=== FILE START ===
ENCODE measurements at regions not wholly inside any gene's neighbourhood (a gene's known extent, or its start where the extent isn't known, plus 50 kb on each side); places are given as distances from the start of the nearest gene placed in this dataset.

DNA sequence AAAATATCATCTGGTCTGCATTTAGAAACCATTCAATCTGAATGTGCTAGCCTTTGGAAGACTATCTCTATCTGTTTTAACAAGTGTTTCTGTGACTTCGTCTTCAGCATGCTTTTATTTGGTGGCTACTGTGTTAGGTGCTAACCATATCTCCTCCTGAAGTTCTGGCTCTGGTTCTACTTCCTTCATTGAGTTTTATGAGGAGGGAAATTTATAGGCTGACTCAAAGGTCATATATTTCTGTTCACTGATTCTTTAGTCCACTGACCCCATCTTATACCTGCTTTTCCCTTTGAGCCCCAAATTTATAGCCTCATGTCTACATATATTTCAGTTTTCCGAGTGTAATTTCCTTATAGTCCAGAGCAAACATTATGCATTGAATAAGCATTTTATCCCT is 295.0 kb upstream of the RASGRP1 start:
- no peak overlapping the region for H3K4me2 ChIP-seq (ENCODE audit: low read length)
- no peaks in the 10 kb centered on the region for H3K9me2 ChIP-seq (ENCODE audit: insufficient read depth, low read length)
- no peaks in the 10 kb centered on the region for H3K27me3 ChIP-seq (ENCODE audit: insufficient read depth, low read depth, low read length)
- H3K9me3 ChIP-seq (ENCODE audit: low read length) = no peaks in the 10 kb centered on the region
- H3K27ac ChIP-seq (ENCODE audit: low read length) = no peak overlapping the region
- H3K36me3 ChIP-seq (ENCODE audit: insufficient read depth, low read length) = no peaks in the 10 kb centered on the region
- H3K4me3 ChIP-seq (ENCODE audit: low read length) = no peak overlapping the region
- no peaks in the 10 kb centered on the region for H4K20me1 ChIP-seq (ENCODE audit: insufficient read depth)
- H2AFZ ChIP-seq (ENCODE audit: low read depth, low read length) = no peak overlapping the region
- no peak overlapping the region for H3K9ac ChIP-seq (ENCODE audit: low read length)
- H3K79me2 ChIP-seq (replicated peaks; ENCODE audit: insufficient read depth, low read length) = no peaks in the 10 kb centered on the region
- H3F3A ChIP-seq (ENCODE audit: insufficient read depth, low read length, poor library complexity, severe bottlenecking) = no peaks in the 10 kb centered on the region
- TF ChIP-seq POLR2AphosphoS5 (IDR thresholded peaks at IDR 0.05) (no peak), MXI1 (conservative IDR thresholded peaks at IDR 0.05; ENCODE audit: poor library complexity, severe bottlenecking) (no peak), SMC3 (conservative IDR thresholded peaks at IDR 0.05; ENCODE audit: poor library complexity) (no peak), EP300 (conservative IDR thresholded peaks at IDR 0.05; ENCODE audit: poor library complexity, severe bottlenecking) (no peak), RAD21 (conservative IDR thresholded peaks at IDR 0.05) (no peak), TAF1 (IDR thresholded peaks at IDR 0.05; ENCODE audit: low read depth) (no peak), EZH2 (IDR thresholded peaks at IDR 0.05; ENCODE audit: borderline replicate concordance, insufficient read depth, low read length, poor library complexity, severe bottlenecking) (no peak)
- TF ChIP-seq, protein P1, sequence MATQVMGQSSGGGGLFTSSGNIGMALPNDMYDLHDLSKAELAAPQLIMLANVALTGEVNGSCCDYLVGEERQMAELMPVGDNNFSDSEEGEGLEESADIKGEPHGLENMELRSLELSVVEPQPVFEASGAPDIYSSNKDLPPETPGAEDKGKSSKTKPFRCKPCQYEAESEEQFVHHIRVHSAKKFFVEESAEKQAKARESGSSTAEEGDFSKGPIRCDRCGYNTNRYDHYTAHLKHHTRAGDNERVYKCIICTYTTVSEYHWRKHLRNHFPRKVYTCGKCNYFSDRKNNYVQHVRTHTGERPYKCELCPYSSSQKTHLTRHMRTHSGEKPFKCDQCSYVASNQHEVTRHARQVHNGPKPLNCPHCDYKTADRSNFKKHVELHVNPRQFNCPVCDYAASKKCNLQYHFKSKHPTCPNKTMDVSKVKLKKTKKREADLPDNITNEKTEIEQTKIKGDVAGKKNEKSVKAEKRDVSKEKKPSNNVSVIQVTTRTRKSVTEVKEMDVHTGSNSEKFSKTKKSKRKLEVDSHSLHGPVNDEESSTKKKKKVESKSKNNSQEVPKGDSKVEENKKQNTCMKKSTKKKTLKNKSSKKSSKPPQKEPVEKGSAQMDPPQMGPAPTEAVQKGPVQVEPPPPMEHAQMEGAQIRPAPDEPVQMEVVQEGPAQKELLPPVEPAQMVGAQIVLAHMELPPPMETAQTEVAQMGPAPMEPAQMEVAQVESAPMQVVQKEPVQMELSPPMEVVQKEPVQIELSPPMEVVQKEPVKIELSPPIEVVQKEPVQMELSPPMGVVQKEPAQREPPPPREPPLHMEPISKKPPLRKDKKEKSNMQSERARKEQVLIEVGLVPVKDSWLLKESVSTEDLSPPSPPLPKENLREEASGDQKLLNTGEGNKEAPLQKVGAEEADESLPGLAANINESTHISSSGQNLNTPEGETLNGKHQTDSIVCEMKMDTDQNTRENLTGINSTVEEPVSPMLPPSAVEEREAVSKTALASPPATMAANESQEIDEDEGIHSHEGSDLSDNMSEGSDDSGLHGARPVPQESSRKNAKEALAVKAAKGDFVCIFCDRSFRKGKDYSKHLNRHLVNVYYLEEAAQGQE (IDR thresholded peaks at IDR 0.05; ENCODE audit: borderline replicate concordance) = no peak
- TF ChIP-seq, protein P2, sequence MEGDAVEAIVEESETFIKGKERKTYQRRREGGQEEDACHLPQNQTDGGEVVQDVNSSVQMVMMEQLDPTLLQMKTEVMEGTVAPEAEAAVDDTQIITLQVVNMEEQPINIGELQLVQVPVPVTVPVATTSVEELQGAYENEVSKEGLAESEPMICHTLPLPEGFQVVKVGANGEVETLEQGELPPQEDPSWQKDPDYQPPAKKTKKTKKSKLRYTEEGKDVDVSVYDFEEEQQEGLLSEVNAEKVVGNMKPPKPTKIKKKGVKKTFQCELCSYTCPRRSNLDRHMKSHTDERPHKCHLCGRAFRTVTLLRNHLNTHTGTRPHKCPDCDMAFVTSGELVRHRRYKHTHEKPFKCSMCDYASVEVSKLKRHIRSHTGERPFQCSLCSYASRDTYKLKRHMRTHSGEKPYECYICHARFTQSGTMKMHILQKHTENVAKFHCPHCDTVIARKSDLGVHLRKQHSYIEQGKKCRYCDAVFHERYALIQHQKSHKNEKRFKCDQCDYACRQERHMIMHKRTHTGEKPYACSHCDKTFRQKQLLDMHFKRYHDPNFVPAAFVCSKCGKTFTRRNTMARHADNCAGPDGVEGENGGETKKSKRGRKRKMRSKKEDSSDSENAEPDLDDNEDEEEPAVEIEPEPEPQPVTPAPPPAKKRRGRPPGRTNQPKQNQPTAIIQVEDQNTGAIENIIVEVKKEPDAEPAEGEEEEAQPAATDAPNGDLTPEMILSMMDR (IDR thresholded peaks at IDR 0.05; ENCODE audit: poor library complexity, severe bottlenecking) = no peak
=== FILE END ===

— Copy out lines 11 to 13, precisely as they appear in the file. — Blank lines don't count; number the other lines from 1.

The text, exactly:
- H2AFZ ChIP-seq (ENCODE audit: low read depth, low read length) = no peak overlapping the region
- no peak overlapping the region for H3K9ac ChIP-seq (ENCODE audit: low read length)
- H3K79me2 ChIP-seq (replicated peaks; ENCODE audit: insufficient read depth, low read length) = no peaks in the 10 kb centered on the region